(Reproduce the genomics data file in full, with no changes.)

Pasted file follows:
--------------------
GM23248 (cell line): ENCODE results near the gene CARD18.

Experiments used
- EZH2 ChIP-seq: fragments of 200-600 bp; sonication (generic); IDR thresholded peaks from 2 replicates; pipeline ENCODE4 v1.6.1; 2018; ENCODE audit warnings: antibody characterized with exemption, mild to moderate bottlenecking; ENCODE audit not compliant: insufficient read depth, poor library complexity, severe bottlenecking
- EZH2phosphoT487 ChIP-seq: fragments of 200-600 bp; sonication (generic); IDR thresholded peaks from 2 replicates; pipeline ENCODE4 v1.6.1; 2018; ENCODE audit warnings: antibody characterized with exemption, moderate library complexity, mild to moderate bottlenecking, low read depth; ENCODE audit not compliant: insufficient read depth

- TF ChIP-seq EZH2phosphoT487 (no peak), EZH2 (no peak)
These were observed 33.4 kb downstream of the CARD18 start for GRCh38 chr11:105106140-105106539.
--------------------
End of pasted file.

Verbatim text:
GM23248 (cell line): ENCODE results near the gene CARD18.

Experiments used
- EZH2 ChIP-seq: fragments of 200-600 bp; sonication (generic); IDR thresholded peaks from 2 replicates; pipeline ENCODE4 v1.6.1; 2018; ENCODE audit warnings: antibody characterized with exemption, mild to moderate bottlenecking; ENCODE audit not compliant: insufficient read depth, poor library complexity, severe bottlenecking
- EZH2phosphoT487 ChIP-seq: fragments of 200-600 bp; sonication (generic); IDR thresholded peaks from 2 replicates; pipeline ENCODE4 v1.6.1; 2018; ENCODE audit warnings: antibody characterized with exemption, moderate library complexity, mild to moderate bottlenecking, low read depth; ENCODE audit not compliant: insufficient read depth

- TF ChIP-seq EZH2phosphoT487 (no peak), EZH2 (no peak)
These were observed 33.4 kb downstream of the CARD18 start for GRCh38 chr11:105106140-105106539.